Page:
My column for the FT is online (as well as in the paper).  You need to subscribe to read it.  Of course you should … In brief, I say that to make it work, we need “politicians to reassert control over what is a mix of fiscal and monetary policy. Parliament will pick up the bills for QE, whether it succeeds or fails. This makes it still more remarkable that our political leaders are silent about what may turn out to be the only weapon left for staving off recession.”

Osborne spoke this evening. He reiterated a commitment to inflation targeting, worshipped Reinhart and Rogoff,  again implied (silly) that having more housing costs in CPI would have made a big difference, talked of more macroprudential tools.  The closest he has come to suggesting the Bank’s purist approach may be failing is:

Indeed we are in danger of making similar mistakes in the aftermath of the crisis, with too little consideration of the impact of higher capital and liquidity requirements on overall financial conditions and the pace of recovery.  And despite everything we know about the aftermath of banking crises, there is still no single institution that is responsible for ensuring that the monetary transmission mechanism is functioning as it should, so that policy rates are properly passed through to businesses and consumers.

The Monetary Transmission Mechanism is NOT functioning, clearly.   But fixing it means – politicians getting involved.  Subscribe to the FT, you must ….

Osborne robustly defends giving the whole caboodle to the Bank.   And (note, Robin Hooders), he is not against taxing banks.  Just taxing transactions.

I also believe we should pursue international agreement for a levy on the banking system, similar to the levy on wholesale funding proposed by President Obama or the levy already implemented in Sweden

The big headlines will be generated by his reemphasising the “cut now, cut deep” thing that was fashionable in September, then not fashionable, then fashionable again, then not.  I think this logic is plain silly:

A credible plan is not really credible unless you’re prepared to make a start on it this year.

A plain assertion.  I am planning to jog 100 miles a month this summer.  I am not going to start now.  It would not be a good idea.

He also claims that private demand is weak because of uncertainty, that would be removed if the government got cutting now.

Businesses and individuals look to the future, and while they are not the perfectly rational creatures assumed by the theory of Ricardian equivalence, uncertainty over the future paths of tax rates and government spending does play an important role in their behaviour. This is particularly true when it comes to consumer spending and business investment, and as the Governor has made clear, the Bank of England tries to take these effects into account when making its forecasts. So a credible fiscal consolidation plan will have a positive impact through greater certainty and confidence about the future.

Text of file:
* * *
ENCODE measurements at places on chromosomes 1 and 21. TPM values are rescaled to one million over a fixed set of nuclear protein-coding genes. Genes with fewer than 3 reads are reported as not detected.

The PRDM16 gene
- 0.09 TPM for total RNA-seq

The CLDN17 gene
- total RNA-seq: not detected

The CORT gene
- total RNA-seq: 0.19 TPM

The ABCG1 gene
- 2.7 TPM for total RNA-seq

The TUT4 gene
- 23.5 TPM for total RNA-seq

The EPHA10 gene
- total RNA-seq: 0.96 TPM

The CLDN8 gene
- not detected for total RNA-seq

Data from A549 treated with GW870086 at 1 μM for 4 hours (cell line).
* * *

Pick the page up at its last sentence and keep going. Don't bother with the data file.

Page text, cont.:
I can vaguely see how this might apply, though not in quite the same way as Osborne.   If you thought there was a real risk of an interest rate spike in 4 years, you might do nothing now.  But I think Ricardian equivalence is nonsense as a mechanism right now. And rates are 4% long term. So it is not uncertainty about taxes that would bother me as a businessman, but a worry that August 07 might happen to me again.  So dealing with monetary policy is the crux.  But this does interact with fiscal policy, which Osborne concedes.

Tangled.

He makes a better point about the suddenness of a debt crisis.  The sudden stop.  August 07. This is true.  But the UK’s debt maturity speaks against this being such a risk.

All in all, this is a long, interesting and detailed speech with a real grasp of the theory – as far as this economist can tell.  I don’t agree with some of its conclusions.  But I would query anyone who thought Osborne was stupid – he is not.  But he may be wrong.

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20 thoughts on “Politicians and QE

  1. “QE is something you read about before going to your bank to be refused a loan.” Nice…

    Politicians may well need to become more involved in BoE policy, perhaps in the form of an infrastructure bank of easing lines of credit to small companies as you suggest. A simple repeat performance of QE as it stands, though, really would be useless – and yet I’m not convinced the main parties would consent to what would surely be seen by free-market small govt fundies as ‘political interference…’

    As for Osborne, he may well not be stupid, but that doesn’t excuse him coming out with several gallons of wrong – dogmatically pursuing his cuts agenda this year regardless of how recovery is going would inf fact not just be wrong, but stupid…